A Reflection Piece…

After a very successful season comes the time to reflect. Reflection on everything that has happened; things we have achieved; what we could have done differently or better; and what the future holds and the goals will be for next year. Reflection is an important tool in life in general and something many people do not do often enough. It’s something I bark on about in my professional duties, but also one that I like to think I do myself. Hence this blog. This is one huge reflection documenting a journey into a sport I love and that gives me so much.

I know triathlon, training and racing is not the be-all and end-all. I get that. It can be a selfish sport at times – and hard to manage with everything else that goes on in life. If I had to give it up tomorrow – for whatever reason that may be, it would sadden me and I would miss it. Could I give it up? Well if my family depended on it then hell yes. I love my family dearly and how they support me in what I do, even though sometimes it means an early start for them at some race in the country! They can be as dedicated me! So to reflect just on the training and racing would be wrong. I’m looking at everything that surrounds that. My family are a big part of me being able to carry out this crazy adventure! I’m grateful to them for that.

I look back on this year as a great achievement. By concentrating purely on triathlon this season and being more focused around the goals, it has made for a successful season.

I’ve been really pleased with how my body has held up. I hate to say it, or to tempt fate, but there were no major injuries throughout the season. Why? Well you may remember me speaking about adapting some of my training methods (training slower more often), which I think has had a major impact into me staying healthy. Yes I’ve had a few niggles, mainly older injuries just playing up, but these are managed and we move on. It meant a tweak to training or easing up a little. Nothing that couldn’t be dealt with, meaning I have had the healthiest season so far. Training slower has worked for me…and do you know what? It has made me a faster athlete. My times and performance prove that this year.

Proof I hear you say? Well check the previous blog posts! I often compare my race performances against my previous efforts. My A race this year was the Outlaw half. The middle distance is my preferred event and the one I believe I hold most potential at. I’ve hit personal records/bests at all my events this year. For those I didn’t, it was because of a change of distance or a new event making it difficult to compare. The one result that stands out for me is the Outlaw Half. Previously 6hr 10mins to 5hr 34mins this year. I’m certainly hitting consistent numbers in the olympic distance as well, although I haven’t had a race where the conditions helped this year. The longer the distance though, the stronger I am. I’m no longer scared of the distance, the pain you endure or mental side of it. I’ve also made real strides in managing my nutrition during these longer events. I still think I probably need to tweak a little more on this but everything is moving in the right direction.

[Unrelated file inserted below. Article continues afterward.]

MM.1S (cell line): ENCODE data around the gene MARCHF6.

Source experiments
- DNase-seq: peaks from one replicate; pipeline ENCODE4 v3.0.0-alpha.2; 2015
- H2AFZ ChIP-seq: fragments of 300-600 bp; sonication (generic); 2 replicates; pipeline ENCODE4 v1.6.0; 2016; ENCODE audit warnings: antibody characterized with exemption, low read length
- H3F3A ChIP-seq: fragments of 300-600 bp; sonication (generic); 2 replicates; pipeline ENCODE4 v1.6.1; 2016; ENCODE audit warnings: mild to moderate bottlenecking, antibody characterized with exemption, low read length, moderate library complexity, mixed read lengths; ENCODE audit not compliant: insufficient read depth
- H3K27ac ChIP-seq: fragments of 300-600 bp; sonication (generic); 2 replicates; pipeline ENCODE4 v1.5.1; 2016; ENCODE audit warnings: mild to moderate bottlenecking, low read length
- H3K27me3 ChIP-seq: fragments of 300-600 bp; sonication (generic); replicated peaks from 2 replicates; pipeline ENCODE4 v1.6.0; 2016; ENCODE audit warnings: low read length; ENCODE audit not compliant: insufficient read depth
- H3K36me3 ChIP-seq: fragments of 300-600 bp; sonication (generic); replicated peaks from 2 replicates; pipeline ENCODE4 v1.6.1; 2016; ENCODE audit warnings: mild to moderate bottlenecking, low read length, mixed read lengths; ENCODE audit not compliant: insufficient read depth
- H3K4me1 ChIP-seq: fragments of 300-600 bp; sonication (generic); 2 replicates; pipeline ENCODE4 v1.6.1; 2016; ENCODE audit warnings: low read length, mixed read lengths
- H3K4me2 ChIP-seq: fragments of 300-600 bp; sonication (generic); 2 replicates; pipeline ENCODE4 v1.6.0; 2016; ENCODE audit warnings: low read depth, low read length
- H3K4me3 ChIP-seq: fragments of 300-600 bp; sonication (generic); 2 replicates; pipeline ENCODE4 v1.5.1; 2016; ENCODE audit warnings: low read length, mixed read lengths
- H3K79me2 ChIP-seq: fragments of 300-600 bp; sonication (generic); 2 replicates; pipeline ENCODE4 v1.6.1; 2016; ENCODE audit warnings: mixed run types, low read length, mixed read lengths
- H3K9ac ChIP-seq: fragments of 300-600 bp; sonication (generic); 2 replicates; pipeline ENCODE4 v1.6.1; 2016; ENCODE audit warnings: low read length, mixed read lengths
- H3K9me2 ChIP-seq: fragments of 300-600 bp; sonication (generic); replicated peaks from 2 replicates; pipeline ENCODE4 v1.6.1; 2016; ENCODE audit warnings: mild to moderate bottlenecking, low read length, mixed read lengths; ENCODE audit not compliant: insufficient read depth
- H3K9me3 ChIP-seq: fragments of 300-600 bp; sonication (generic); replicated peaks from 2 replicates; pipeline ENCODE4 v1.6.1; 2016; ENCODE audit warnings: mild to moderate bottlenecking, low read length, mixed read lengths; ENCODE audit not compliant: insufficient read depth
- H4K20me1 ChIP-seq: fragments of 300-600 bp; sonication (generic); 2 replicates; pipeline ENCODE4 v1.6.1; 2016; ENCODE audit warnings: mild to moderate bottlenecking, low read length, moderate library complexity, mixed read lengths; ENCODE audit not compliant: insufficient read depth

So even though I have made leaps and bounds in my performance, the question that always hangs over my head…’How much more can I do?’ I’m not getting any younger.

So I’m going to make a statement now…a big statement. One that takes me out of my comfort zone and one that will challenge me. So here goes:

I AM GOING TO TRY AND QUALIFY FOR THE GB AGE GROUP TEAM FOR THE MIDDLE DISTANCE EUROPEAN CHAMPIONSHIPS.

There we are…off the chest! That is the goal for next year. Life is too short to not take risks. I’ve made my commitment and shared it. If I don’t succeed, it’s not the end of the world. It will give me a good indication of how close I can get and whether it is a goal I can achieve. Maybe it is out of reach, but if I don’t try, I will never know. I’ve been completing in triathlon a fair few years now and it’s time to lay down my most challenging goal to date.

What will I need to do?

Well apart from going faster, there are a few things I need to consider. Making sure I train effectively and staying injury free will be a challenge in itself, I mean it always is. There are going to be a few tweaks to my training again and I will make an effort to up my run volume this year considerably. I’ll also have the help of this:

The treadmill (or dreadmill for some) is the new weapon in my training arsenal and one to take a little bit of the impact out of my running. I’ve already had a few sessions on Zwift run, which I must say I have enjoyed. It’s going to be great for the winter runs and my brick workouts.